“We choose to go to the moon. We choose to go to the moon in this decade and do the other things, not because they are easy, but because they are hard, because that goal will serve to organize and measure the best of our energies and skills, because that challenge is one that we are willing to accept, one we are unwilling to postpone, and one which we intend to win, and the others, too.”
President Kennedy’s speech at Rice University was not the official policy announcement. He made that announcement on May 25, 1961. This speech was to convince the American people and Congress that it was necessary to fund this idea. Given the technology of the time, the space race was a longshot with people bound and determined to beat the Soviets to the moon.
Eisenhower Dollar Reverse featuring the Apollo 11 mission insignia
Kennedy’s vision was accomplished by the Apollo 11 crew of Commander Neil Armstrong, Command Module Pilot Michael Collins, and Lunar Module Pilot Edwin “Buzz” Aldrin along with the thousands of support people on Earth. A little more than eight years after Kennedy made it the nation’s policy, Apollo 11 launched from Cape Kennedy on July 16, 1969.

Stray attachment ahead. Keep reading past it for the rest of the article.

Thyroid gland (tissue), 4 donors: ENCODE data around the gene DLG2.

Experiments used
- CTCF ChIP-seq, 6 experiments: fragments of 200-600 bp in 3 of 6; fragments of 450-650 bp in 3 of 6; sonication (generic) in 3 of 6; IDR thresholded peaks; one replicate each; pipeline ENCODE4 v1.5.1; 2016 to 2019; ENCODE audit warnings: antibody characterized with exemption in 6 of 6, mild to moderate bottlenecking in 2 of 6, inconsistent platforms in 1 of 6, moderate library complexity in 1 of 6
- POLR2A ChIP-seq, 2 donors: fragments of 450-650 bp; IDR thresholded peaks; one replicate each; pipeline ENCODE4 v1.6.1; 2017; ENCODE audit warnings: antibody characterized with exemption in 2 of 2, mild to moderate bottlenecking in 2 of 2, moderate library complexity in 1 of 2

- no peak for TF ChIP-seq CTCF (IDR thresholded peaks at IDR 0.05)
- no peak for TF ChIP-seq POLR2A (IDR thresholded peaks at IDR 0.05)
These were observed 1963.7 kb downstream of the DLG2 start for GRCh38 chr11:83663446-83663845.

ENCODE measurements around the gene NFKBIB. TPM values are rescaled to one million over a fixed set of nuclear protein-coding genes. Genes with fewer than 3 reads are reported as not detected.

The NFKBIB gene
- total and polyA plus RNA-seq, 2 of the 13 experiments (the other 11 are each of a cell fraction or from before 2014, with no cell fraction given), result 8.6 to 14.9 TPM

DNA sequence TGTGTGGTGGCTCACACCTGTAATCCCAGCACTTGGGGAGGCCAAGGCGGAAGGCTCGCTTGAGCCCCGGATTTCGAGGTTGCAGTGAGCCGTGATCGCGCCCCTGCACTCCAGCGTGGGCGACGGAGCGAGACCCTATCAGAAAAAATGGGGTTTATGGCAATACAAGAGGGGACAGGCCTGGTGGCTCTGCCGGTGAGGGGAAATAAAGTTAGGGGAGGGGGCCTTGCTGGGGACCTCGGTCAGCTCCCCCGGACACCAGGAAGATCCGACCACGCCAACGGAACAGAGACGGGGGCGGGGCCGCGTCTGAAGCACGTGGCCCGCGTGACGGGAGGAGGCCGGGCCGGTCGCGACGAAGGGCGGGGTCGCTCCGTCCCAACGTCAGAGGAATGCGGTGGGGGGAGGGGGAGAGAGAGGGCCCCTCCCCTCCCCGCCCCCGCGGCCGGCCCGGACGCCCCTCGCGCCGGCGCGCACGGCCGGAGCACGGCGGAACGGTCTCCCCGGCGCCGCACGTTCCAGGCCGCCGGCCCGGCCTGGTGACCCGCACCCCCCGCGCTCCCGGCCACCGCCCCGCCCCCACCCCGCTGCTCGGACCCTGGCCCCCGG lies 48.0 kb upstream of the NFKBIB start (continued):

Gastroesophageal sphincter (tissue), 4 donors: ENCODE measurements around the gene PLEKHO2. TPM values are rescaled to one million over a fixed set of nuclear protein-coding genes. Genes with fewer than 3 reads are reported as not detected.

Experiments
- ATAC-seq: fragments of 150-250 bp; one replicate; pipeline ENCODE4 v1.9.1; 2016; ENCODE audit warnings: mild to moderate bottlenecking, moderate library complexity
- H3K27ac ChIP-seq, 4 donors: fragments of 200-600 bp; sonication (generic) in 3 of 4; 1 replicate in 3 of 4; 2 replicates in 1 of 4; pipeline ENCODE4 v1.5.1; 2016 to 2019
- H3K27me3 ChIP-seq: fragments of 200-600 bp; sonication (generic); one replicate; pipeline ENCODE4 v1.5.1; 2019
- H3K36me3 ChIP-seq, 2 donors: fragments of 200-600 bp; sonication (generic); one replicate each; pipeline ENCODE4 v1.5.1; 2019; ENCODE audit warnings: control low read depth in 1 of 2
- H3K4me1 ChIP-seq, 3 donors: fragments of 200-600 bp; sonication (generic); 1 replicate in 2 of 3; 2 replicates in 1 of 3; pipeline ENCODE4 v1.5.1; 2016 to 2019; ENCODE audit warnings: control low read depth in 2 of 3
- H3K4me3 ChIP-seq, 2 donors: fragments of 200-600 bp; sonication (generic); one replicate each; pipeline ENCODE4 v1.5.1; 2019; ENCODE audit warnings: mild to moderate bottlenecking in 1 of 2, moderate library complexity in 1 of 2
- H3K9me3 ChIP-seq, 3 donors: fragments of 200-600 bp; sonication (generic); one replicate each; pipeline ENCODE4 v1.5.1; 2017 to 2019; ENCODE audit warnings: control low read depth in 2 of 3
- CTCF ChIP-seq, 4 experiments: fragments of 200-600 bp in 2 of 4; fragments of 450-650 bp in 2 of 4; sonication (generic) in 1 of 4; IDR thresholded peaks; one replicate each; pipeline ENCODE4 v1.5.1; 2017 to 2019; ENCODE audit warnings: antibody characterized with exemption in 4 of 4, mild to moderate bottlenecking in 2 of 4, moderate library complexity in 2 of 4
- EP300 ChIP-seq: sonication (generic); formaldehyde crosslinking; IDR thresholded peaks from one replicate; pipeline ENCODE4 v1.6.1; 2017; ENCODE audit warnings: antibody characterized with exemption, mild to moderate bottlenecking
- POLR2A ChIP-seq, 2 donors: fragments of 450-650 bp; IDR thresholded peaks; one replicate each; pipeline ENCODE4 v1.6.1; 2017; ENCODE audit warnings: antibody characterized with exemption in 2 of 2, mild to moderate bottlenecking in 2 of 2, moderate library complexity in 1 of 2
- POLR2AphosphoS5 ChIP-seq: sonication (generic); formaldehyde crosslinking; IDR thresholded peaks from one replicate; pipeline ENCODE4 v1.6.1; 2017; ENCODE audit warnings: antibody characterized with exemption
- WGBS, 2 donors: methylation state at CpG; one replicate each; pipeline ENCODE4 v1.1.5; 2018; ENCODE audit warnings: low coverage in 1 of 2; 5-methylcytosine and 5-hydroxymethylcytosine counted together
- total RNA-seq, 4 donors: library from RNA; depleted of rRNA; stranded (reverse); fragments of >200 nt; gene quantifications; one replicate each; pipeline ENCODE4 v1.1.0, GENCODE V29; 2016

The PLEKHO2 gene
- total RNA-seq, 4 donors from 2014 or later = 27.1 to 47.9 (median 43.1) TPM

From within the capsule attached to the top of the Saturn V launch vehicle, a rocket once described as a giant Roman candle, the rocket roared to life to lift the three pioneers into the final frontier. Even though the liftoff occurred at 9:32 AM in Florida, it was watched worldwide regardless of the local time.
Four days later, on Sunday, July 20, 1969, the world held its collective breath as the Lunar Module (LM), call-sign Eagle, was guided to the moon’s Sea of Tranquility and landed at 4:18 PM Central Time. Relief came when Neil Armstrong transmitted a message to Mission Control in Houston:
“Houston, Tranquility Base here. The Eagle has landed.”
CAPCOM (Capsule Communicator) Charles Duke’s response summed up the feel of those of us on Earth as he stumbled a bit at the beginning:
“Roger, Twan– Tranquility, we copy you on the ground. You got a bunch of guys about to turn blue. We’re breathing again. Thanks a lot.”
According to the official schedule, Armstrong and Aldrin were supposed to get five hours of sleep. Realizing that it was unlikely they would be able to sleep, the crew prepared for the first walk on the moon’s surface.